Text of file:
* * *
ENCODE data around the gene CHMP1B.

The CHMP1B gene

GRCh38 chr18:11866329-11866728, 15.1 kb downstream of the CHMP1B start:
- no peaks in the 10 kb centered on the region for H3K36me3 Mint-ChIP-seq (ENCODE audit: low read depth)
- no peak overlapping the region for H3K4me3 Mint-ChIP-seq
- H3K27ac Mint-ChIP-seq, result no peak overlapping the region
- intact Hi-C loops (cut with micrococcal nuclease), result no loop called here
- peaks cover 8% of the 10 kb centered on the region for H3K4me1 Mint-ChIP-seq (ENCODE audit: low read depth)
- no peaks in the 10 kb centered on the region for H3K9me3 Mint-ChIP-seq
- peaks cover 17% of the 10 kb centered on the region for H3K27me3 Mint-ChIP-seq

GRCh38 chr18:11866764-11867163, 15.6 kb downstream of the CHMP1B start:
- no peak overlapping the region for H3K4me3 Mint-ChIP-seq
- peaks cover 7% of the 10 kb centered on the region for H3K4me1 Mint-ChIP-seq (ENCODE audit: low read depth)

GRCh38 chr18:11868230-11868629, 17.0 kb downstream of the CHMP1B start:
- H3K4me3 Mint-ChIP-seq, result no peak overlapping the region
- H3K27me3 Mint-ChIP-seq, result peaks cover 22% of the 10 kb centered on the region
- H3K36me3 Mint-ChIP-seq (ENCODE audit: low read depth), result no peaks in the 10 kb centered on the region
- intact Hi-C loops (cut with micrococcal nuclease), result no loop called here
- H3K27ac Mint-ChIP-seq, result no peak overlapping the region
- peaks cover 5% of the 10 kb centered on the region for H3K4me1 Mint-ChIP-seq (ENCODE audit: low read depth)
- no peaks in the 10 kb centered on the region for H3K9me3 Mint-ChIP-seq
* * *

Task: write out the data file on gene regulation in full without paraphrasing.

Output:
ENCODE data around the gene CHMP1B.

The CHMP1B gene

GRCh38 chr18:11866329-11866728, 15.1 kb downstream of the CHMP1B start:
- no peaks in the 10 kb centered on the region for H3K36me3 Mint-ChIP-seq (ENCODE audit: low read depth)
- no peak overlapping the region for H3K4me3 Mint-ChIP-seq
- H3K27ac Mint-ChIP-seq, result no peak overlapping the region
- intact Hi-C loops (cut with micrococcal nuclease), result no loop called here
- peaks cover 8% of the 10 kb centered on the region for H3K4me1 Mint-ChIP-seq (ENCODE audit: low read depth)
- no peaks in the 10 kb centered on the region for H3K9me3 Mint-ChIP-seq
- peaks cover 17% of the 10 kb centered on the region for H3K27me3 Mint-ChIP-seq

GRCh38 chr18:11866764-11867163, 15.6 kb downstream of the CHMP1B start:
- no peak overlapping the region for H3K4me3 Mint-ChIP-seq
- peaks cover 7% of the 10 kb centered on the region for H3K4me1 Mint-ChIP-seq (ENCODE audit: low read depth)

GRCh38 chr18:11868230-11868629, 17.0 kb downstream of the CHMP1B start:
- H3K4me3 Mint-ChIP-seq, result no peak overlapping the region
- H3K27me3 Mint-ChIP-seq, result peaks cover 22% of the 10 kb centered on the region
- H3K36me3 Mint-ChIP-seq (ENCODE audit: low read depth), result no peaks in the 10 kb centered on the region
- intact Hi-C loops (cut with micrococcal nuclease), result no loop called here
- H3K27ac Mint-ChIP-seq, result no peak overlapping the region
- peaks cover 5% of the 10 kb centered on the region for H3K4me1 Mint-ChIP-seq (ENCODE audit: low read depth)
- no peaks in the 10 kb centered on the region for H3K9me3 Mint-ChIP-seq